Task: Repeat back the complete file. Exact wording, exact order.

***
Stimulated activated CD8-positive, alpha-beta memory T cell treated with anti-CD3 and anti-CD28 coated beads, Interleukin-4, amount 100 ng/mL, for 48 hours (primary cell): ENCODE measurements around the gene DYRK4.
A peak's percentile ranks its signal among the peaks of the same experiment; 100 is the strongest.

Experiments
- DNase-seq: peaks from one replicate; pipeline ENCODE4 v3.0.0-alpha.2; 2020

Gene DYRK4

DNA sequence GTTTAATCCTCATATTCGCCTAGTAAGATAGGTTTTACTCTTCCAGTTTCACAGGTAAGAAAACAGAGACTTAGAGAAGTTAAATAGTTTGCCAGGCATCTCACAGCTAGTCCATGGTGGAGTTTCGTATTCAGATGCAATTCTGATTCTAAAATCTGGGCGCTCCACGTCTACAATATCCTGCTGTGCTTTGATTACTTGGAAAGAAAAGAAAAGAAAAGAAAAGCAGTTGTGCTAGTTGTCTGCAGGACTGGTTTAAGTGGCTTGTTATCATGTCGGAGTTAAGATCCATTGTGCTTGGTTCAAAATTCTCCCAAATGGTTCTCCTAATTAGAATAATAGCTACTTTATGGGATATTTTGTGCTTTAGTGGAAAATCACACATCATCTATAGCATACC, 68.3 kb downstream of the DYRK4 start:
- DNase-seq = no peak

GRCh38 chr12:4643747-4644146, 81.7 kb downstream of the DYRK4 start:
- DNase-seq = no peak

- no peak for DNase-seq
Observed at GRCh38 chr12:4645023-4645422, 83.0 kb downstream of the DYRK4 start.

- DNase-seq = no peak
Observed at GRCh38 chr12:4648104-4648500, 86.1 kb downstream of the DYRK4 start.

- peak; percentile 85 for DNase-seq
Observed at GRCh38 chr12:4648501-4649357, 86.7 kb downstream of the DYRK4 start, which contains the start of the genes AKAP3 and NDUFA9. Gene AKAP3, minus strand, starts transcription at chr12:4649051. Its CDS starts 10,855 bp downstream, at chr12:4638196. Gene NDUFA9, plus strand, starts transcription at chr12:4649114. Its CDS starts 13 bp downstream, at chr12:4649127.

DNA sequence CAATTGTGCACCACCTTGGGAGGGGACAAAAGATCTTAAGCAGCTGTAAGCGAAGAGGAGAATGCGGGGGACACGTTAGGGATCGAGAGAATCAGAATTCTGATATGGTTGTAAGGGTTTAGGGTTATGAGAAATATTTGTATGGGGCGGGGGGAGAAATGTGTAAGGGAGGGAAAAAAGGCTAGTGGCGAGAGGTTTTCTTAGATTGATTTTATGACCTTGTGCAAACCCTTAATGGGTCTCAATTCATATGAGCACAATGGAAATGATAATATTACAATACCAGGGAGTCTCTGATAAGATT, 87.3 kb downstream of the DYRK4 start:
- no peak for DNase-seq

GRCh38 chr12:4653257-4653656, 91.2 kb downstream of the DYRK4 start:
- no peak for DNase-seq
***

Stimulated activated CD8-positive, alpha-beta memory T cell treated with anti-CD3 and anti-CD28 coated beads, Interleukin-4, amount 100 ng/mL, for 48 hours (primary cell): ENCODE measurements around the gene DYRK4.
A peak's percentile ranks its signal among the peaks of the same experiment; 100 is the strongest.

Experiments
- DNase-seq: peaks from one replicate; pipeline ENCODE4 v3.0.0-alpha.2; 2020

Gene DYRK4

DNA sequence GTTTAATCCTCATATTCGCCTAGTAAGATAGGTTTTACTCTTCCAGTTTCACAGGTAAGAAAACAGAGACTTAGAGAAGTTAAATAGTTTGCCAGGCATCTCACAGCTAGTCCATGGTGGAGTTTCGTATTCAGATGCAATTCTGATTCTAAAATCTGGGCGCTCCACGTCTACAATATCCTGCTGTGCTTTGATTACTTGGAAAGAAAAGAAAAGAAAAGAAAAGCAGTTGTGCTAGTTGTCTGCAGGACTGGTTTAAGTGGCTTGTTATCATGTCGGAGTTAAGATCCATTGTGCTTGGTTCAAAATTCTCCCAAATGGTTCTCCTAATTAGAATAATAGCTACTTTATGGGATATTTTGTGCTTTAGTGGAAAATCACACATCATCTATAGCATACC, 68.3 kb downstream of the DYRK4 start:
- DNase-seq = no peak

GRCh38 chr12:4643747-4644146, 81.7 kb downstream of the DYRK4 start:
- DNase-seq = no peak

- no peak for DNase-seq
Observed at GRCh38 chr12:4645023-4645422, 83.0 kb downstream of the DYRK4 start.

- DNase-seq = no peak
Observed at GRCh38 chr12:4648104-4648500, 86.1 kb downstream of the DYRK4 start.

- peak; percentile 85 for DNase-seq
Observed at GRCh38 chr12:4648501-4649357, 86.7 kb downstream of the DYRK4 start, which contains the start of the genes AKAP3 and NDUFA9. Gene AKAP3, minus strand, starts transcription at chr12:4649051. Its CDS starts 10,855 bp downstream, at chr12:4638196. Gene NDUFA9, plus strand, starts transcription at chr12:4649114. Its CDS starts 13 bp downstream, at chr12:4649127.

DNA sequence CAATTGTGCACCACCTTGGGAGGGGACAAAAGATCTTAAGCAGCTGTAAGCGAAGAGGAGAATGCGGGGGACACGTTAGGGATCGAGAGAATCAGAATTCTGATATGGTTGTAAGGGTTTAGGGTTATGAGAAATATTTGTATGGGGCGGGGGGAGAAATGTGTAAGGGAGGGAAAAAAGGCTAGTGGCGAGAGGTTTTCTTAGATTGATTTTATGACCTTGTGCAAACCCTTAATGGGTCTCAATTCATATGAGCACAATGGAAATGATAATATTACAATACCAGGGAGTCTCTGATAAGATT, 87.3 kb downstream of the DYRK4 start:
- no peak for DNase-seq

GRCh38 chr12:4653257-4653656, 91.2 kb downstream of the DYRK4 start:
- no peak for DNase-seq